House committee drops use of ‘extrajudicial killings’ in probes, reports

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House committee drops use of ‘extrajudicial killings’ in probes, reports

Rob Reyes

The House committee on public order and safety has approved a motion to use 'deaths under investigation' – instead of extrajudicial killings – in future hearings, investigations, and reports

MANILA, Philippines — The House committee on public order and safety will no longer use the term “extrajudicial killings” in its future hearings, investigations, and reports “to put things in proper perspective and correctly define the issue.”

In a statement on Sunday, September 18, the committee said it will now use the term,  “death under investigation” of the Philippine National Police (PNP), instead of “extrajudicial killings.”

The House committee chaired by Antipolo City 2nd District Representative Romeo Acop has approved the motion of Deputy Speaker Gwendolyn Garcia, who questioned the use of the term.

In her motion, the Cebuano lawmaker noted that there is no “judicial killing” or capital punishment or death penalty in the Philippines.

“I am really curious what the definition of  extrajudicial killing is because extrajudicial would mean outside of the parameters of a judicial killing. But do we have such a thing as judicial killing in the Philippines?” Garcia asked.

“Therefore right now, we don’t have the death penalty in the Philippines so how could we have such a thing as a judicial killing?” she added.

Garcia cited the Wikipedia definition of extrajudicial killing as “the killing, mainly politically motivated, of a person by governmental authorities or dominant political groups without the sanction of any judicial proceeding or legal process.”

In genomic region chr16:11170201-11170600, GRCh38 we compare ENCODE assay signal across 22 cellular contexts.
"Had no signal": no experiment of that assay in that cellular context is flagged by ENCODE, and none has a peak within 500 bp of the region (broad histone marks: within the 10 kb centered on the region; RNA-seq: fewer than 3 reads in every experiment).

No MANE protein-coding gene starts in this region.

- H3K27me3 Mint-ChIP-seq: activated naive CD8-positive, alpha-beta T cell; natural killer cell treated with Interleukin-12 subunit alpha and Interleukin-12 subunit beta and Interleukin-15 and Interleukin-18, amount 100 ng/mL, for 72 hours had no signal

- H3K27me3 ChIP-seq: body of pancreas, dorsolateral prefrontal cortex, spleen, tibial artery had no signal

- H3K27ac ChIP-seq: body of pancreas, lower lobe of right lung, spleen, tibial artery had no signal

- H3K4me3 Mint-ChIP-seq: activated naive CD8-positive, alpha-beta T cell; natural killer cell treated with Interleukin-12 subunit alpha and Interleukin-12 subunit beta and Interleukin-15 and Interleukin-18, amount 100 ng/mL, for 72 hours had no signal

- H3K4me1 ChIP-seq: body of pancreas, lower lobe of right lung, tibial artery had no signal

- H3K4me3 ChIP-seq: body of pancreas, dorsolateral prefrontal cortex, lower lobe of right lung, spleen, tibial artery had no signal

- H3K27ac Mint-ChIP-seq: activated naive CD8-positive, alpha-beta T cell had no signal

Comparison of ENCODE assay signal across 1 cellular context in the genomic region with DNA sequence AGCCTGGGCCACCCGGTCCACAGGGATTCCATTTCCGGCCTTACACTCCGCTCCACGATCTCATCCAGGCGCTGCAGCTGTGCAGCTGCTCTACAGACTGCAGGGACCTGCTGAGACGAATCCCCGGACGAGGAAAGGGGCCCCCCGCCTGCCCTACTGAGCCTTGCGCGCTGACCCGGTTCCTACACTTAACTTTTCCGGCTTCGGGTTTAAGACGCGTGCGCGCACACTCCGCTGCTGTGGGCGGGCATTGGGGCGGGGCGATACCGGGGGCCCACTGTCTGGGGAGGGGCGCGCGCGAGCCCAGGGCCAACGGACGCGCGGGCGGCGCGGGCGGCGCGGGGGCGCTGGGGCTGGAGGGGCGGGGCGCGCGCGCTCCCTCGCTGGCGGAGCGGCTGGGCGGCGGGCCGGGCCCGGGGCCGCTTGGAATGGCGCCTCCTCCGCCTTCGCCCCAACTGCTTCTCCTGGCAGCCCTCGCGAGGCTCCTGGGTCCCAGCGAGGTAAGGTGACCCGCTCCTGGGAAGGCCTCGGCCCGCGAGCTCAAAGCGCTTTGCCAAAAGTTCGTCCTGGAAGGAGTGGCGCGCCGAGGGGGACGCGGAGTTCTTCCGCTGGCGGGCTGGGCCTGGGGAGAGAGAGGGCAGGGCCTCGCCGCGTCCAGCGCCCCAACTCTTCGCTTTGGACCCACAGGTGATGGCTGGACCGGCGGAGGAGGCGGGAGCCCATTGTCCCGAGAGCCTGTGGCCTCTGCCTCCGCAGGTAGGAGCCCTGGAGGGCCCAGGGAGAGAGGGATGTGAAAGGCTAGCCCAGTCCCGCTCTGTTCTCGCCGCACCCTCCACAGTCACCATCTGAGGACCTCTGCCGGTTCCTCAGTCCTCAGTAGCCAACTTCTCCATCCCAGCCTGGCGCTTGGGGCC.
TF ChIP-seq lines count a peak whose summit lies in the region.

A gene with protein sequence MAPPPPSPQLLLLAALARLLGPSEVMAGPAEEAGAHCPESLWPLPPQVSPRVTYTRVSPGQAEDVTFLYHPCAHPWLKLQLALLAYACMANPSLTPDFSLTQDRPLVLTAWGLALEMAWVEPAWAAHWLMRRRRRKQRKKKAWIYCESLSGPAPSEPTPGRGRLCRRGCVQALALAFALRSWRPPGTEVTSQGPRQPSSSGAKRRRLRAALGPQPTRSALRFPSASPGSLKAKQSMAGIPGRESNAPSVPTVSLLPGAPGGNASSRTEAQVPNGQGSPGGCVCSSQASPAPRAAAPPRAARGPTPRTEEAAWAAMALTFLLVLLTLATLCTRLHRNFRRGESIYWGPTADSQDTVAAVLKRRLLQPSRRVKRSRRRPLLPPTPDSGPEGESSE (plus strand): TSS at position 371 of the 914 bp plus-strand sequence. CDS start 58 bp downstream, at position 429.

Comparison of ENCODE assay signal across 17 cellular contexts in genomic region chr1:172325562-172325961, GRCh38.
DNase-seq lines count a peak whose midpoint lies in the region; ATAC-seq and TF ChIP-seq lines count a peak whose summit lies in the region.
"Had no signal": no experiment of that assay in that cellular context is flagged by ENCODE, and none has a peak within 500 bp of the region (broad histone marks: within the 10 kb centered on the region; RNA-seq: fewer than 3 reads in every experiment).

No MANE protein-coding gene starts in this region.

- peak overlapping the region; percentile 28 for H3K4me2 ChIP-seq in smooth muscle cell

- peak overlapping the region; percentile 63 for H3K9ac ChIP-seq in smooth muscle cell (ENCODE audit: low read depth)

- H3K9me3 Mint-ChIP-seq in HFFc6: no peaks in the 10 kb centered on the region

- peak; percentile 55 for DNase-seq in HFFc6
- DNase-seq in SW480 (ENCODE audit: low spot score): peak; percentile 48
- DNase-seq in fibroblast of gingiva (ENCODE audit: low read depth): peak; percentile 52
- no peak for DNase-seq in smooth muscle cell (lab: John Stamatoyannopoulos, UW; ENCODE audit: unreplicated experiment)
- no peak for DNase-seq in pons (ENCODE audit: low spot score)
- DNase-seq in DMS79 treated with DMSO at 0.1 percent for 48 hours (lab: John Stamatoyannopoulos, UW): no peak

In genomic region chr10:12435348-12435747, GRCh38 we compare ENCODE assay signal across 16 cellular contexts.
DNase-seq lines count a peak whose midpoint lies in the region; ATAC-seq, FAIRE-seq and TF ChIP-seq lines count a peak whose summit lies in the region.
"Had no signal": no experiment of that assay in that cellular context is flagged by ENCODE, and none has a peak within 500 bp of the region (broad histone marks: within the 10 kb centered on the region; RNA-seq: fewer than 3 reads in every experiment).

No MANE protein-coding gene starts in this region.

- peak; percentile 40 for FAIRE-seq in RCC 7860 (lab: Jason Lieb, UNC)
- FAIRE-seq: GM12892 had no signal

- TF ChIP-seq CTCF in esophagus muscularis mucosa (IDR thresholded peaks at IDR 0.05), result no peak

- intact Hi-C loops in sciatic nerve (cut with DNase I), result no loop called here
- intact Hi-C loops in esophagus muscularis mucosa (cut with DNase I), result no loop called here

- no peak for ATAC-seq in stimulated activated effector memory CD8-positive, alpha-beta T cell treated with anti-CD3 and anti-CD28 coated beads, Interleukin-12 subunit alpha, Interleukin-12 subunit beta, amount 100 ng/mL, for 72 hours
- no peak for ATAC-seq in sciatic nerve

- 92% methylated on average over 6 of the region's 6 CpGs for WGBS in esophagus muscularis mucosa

During a Senate hearing on August 23, Commission on Human Rights (CHR) Chairperson Chito Gascon had said that based on the definition of a United Nations (UN) report, extrajudicial killings refer to any killing sanctioned by the government “as well as others that the government failed to investigate.”

He was referring to the 2008 report of UN Special Rapporteur Philip Alston on extrajudicial, summary and arbitrary executions in the Philippines.

Why even use the term?

Garcia said despite the fact that there is no death penalty in the country, “extrajudicial killing” is commonly used. She cited the ongoing Senate inquiry into extrajudicial killings under the Duterte administration conducted by the Senate committee on justice and human rights.

“And yet it is now so commonly used, that even in the Senate, there was an investigation conducted by the Committee on Justice as regards extrajudicial killing,” Garcia said.

The issue on the use of “extrajudicial killings” was first raised by Quezon City 2nd District Representative Winston Castelo. He was asking police officers who attended the hearing whether authorities condone extrajudicial killings.

Police Director Lazarus Vargas, PNP Director for Plans, said the PNP does not condone extrajudicial killings, a term, he said, is largedly used by organizations outside the PNP.

“We use the term death under investigation because as you’ve earlier said there is no such thing as extrajudicial killing,” Vargas explained. “We did not define it. It is used by organizations outside the PNP. It did not come from us.”

The House committee’s decision to drop the term was made amid calls by various groups and bodies to end the spate of killings in the Philippines related to the Duterte administration’s war on drugs.




The European Parliament is the latest to condemn the extrajudicial killings in the Philippines, and called on the Philippine government to end the killings.




The parliamentarians, in their resolution, also called on the Philippine government to “do everything in their power to stop the vigilantes, investigate all extrajudicial killings and prosecute all who have participated in these killings.”



As of September 15, there are 1,606 number of deaths under investigation. (IN NUMBERS: The Philippines’ ‘war on drugs’) 

Meanwhile, 1,140 drug personalities have been killed in legitimate police operations while 2,073 are victims of extrajudicial or vigilante killings. This makes the total number of persons killed under Duterte’s intensified war on drugs at 3,213. –

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